Washington was on high alert on Thursday after a warning by US Capitol Police of a “possible plot to breach the Capitol by an unidentified militia group”.
Concern over any repeat of the January 6 attack on the Capitol prompted politicians to move a vote on legislation, planned for Thursday, to Wednesday night and cancel the day's session.
But as of midday, no signs of the threatened attack had been reported.
Since January's riot, cement barricades and metal fences topped with razor wire were erected around the Capitol grounds as a precautionary measure.
Online chat from followers of the conspiracy movement QAnon referred to March 4 as the day former president Donald Trump would return to power.
From early Thursday morning, hundreds of US Capitol Police and armed National Guard stood ready for any attack.
But outside the fortified building the streets were quiet, with only a handful of people near the Capitol.
Lisa Mauck was walking along the National Mall, which leads to the Capitol, with a friend.
Ms Mauck took part in the events of January 6, but said she did not enter the Capitol building and was merely praying and exercising her patriotism.
Ms Mauck returned to Washington this week to visit the Bible Museum. She said it was a coincidence that her trip overlapped with March 4.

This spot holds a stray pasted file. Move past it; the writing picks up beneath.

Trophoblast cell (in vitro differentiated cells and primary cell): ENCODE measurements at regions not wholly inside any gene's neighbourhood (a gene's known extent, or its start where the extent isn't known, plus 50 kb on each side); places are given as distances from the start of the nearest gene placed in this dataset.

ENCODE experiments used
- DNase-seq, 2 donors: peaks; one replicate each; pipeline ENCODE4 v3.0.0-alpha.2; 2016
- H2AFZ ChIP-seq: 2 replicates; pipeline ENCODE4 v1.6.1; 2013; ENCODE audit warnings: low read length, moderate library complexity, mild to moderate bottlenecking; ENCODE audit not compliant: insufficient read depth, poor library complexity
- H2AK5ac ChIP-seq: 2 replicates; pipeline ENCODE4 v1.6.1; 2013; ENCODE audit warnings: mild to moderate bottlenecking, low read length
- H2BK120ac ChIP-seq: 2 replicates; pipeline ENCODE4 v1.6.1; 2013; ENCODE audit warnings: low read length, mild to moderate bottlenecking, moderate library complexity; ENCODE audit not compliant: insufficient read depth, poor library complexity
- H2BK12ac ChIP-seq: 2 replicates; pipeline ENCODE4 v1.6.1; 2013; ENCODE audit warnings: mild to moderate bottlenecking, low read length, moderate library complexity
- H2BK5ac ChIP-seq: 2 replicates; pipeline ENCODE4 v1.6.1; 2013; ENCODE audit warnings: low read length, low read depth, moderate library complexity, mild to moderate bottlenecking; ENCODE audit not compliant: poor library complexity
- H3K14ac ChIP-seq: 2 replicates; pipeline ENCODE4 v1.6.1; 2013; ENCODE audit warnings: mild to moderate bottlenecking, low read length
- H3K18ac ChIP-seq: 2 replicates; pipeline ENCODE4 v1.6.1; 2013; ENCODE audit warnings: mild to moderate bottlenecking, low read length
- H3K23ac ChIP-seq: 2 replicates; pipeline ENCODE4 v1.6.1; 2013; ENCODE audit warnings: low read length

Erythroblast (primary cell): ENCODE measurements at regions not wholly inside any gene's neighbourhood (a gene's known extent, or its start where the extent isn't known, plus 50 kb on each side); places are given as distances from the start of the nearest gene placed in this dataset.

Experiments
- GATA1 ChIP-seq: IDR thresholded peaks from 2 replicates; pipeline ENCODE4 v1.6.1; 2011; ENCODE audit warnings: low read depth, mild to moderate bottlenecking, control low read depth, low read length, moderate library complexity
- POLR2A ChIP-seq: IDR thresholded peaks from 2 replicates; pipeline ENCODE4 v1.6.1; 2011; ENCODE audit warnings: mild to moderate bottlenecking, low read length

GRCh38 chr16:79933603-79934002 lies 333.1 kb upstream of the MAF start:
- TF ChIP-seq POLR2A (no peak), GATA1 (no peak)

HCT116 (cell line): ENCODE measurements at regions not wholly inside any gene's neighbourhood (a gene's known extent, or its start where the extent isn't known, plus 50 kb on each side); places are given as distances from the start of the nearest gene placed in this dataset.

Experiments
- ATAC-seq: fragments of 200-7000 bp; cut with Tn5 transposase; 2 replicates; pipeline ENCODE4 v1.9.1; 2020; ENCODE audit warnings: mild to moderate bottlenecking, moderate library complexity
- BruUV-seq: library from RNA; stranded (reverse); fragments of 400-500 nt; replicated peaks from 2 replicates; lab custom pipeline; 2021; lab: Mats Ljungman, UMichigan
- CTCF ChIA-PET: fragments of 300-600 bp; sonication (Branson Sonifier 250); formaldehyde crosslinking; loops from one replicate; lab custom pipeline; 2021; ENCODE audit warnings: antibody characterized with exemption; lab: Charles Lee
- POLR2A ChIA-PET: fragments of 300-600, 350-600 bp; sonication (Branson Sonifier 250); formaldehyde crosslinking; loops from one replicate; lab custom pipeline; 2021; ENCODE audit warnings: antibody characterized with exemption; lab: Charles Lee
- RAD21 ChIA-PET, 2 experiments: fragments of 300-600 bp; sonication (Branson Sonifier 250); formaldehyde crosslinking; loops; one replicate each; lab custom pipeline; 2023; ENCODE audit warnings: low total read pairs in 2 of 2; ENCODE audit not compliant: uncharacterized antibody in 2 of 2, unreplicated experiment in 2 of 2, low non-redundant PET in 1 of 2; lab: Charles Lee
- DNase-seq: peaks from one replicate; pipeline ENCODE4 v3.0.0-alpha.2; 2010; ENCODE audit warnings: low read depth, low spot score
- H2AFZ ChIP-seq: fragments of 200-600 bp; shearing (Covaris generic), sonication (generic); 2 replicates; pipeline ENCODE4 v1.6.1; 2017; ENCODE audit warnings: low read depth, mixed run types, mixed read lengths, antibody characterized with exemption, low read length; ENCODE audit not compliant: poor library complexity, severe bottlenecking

“I think it’s ridiculous,” she said of a return to power by Mr Trump.
But Ms Mauck still believes the election was stolen.
"I don't accept that Joe Biden is my president," she told The National.
Where did the threat come from?
March 4 was, until 1933, the day American presidents were inaugurated.
Brad Galloway noticed an increase in online talk about the date among pro-Trump and right-wing groups in the past few days.
Mr Galloway is a former member of the Canadian branch of the US white supremacist group Volksfront.
He now counsels people to avoid these types of groups, helping them to turn away from a life of hate.
Mr Galloway is also a researcher who continues to monitor and study violent extremism in the US and Canada.
He believes that some pro-Trump groups are trying to renew their momentum.
“I sensed some worry in the tonality that I was seeing in some of the places I’ve been looking at, like: ‘If we don't do this, then we’re losing tread, we’re losing traction',” Mr Galloway said.
He said these extremist groups thrive on publicity and media coverage.
“Even if it's a failed road, any kind of attention for these movements is positive in their eyes in terms of their recruitment strategies,” Mr Galloway said.
With thousands of police and National Guard at the ready, it seemed unlikely that any attack would be successful, but Mr Galloway said the militarised reaction could be exactly what these extremist groups were hoping for.
“It can look like that," he said. "That appearance of a secured state like that, well, that means, ‘They’re really worried about us'," he said.